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Unlike most Indo-European languages Turkish for example groups some words for taste under one word e.g. acı. Are there other languages lacking words for example sour, bitter, sweet, salty, hot/sharp etc? Are there languages that lack taste terminology or where taste is restricted to "tasty" / "not tasty"?

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    How are "sharp" and "hot" words for taste? If they denote some specific flavours, it would seem that English "lacks detailed words" for these flavours, and has to resort to metonymy. In this sense, it would be quite probable that all languages "lack" at least some flavour-words. – Luís Henrique Dec 7 '16 at 8:37
  • @LuísHenrique hot/sharp etc do not explicitly denote words in English and yes they are words for taste. In Turkish there are basic tastes that seem to be missing, unlike Engilsh. – Midas Dec 7 '16 at 9:34
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    I wonder if there is a taste hierarchy like there is for colour. – curiousdannii Dec 7 '16 at 11:18
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    I find it hard to believe that Turkish has no word for salt that figures in discussions of the taste and smell of food. Similar remarks for honey and local astringents. On the other hand, it took western science until the 20th century to discover umami, so this is hardly a linguistic universal. – jlawler Dec 7 '16 at 17:43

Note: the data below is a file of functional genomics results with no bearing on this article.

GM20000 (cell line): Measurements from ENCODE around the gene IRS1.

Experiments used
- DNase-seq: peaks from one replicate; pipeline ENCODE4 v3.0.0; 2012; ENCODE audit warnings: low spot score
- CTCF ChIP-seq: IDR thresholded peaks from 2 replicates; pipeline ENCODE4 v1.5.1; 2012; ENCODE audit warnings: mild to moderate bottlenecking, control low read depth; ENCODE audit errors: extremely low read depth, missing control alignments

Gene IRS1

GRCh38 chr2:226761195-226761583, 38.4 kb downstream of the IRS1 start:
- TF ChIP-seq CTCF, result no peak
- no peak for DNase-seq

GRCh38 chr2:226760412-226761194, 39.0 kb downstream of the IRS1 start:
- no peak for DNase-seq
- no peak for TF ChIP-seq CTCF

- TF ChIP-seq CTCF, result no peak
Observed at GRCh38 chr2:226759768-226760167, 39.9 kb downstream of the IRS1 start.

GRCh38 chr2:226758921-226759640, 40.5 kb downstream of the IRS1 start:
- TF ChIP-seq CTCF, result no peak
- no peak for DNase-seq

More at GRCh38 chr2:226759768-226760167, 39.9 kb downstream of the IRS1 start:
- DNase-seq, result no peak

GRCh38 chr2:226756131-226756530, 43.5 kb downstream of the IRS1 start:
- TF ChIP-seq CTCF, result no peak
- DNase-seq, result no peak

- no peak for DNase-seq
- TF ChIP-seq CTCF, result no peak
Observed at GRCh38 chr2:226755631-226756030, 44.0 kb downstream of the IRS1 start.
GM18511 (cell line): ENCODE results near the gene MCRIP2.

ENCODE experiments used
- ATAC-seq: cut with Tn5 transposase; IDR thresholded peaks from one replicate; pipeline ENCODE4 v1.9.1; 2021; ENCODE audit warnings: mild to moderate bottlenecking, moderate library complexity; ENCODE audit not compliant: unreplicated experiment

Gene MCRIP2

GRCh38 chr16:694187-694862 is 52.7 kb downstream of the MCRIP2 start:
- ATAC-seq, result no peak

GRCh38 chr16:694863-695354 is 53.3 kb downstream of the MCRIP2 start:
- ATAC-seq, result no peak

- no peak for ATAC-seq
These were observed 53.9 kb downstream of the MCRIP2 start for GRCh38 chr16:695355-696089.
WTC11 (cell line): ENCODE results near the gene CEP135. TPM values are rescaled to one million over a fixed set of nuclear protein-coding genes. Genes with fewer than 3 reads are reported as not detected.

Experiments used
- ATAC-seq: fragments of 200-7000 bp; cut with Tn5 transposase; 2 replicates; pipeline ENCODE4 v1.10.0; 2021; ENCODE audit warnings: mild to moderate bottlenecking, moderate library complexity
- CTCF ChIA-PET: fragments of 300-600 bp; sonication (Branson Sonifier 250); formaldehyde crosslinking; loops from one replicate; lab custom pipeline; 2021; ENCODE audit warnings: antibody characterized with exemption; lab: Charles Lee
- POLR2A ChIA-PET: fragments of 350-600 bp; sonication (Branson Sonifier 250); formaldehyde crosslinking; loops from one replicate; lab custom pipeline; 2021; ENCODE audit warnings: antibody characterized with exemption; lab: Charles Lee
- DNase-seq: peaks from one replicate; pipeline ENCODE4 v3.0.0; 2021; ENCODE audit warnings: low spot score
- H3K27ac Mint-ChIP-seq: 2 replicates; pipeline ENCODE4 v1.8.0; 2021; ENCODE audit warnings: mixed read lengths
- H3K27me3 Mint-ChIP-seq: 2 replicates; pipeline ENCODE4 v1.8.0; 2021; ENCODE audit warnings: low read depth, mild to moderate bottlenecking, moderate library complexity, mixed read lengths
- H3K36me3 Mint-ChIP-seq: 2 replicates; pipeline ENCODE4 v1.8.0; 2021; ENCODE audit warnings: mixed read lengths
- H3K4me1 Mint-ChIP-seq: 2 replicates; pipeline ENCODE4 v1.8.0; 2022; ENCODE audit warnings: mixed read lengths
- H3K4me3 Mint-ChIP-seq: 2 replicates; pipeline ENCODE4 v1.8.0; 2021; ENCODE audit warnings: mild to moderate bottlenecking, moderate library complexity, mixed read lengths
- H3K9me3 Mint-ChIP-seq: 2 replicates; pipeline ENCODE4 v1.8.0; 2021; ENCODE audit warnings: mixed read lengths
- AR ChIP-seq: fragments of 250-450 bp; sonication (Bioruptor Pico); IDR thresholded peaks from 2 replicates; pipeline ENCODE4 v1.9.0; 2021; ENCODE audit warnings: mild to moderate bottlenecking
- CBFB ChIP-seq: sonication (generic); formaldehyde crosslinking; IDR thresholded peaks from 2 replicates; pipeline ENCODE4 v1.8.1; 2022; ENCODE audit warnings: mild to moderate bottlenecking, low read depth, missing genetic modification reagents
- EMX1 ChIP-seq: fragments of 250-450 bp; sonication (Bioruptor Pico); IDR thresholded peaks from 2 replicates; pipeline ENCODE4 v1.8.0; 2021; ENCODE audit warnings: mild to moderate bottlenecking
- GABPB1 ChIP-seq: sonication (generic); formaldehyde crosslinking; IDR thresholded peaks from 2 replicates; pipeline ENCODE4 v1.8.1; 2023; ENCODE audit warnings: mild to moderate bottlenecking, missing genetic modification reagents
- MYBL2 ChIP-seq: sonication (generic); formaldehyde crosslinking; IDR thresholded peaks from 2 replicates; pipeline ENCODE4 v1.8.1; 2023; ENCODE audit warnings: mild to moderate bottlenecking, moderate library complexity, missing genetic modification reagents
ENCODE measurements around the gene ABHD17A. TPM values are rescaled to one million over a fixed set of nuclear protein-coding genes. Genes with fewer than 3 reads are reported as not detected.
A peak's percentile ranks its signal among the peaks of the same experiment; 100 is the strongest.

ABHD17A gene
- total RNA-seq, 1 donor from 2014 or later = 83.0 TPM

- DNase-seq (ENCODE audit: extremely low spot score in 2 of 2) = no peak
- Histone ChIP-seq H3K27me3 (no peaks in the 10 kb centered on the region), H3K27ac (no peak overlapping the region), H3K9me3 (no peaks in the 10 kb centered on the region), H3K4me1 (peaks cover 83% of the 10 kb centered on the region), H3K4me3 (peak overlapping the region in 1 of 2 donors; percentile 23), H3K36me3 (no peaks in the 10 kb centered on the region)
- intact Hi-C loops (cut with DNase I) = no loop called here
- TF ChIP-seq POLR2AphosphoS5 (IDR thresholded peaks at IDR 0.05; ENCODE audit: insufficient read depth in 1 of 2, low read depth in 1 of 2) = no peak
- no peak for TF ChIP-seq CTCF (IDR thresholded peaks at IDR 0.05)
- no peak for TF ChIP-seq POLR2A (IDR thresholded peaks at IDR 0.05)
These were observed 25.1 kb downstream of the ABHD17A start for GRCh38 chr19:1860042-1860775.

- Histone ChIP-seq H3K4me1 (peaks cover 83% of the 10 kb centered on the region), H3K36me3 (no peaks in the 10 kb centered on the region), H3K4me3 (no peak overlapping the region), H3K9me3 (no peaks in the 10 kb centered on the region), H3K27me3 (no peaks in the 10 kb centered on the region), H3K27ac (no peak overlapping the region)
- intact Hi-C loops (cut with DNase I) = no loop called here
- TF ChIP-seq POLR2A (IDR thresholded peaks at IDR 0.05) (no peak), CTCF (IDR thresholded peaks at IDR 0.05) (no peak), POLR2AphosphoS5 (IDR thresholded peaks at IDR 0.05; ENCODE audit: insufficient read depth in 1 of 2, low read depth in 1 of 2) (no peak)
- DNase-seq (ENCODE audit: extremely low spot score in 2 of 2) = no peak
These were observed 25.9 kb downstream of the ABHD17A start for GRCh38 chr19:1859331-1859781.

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    Yes. For instance, English lacks "umami" (except as a recent loan). – Greg Lee Dec 10 '16 at 20:17
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Logoori has two taste words, -rur-u and -nʊr-u. The former covers hot (spicy), bitter, sour and generally anything negative (it also means "fierce" when applied to animates), and the latter is "sweet". Phrases can be constructed to convey whatever you'd like to say such as "salty, meaty, mushroomy, vegetal".

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I am not sure how did you get that idea. Lets examine your examples:

  • sour: ekşi
  • bitter: acımsı/acımtrak
  • salty: tuzlu

Although acı is used for hot, it is also a general name for lots of tastes. If your culture is not enough specialized in food culture to categorize them, it is your problem, not the Turkish language.

Another thing is that, same as the colours, different cultures have different differentiation for tastes.

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    A family member is a native Turkish speaker, so that's how my question originated. "If your culture is not enough specialized in food culture to categorize them, it is your problem, not the Turkish language." Obviously if that was the case, my question would be much different. You could refrain from such statements and instead put some effort on explaining the following "Although acı is used for hot, it is also a general name for lots of tastes". It would have been much more helpful. Also, Turkish is just an example. The second part of my question is important. – Midas Dec 10 '16 at 7:56

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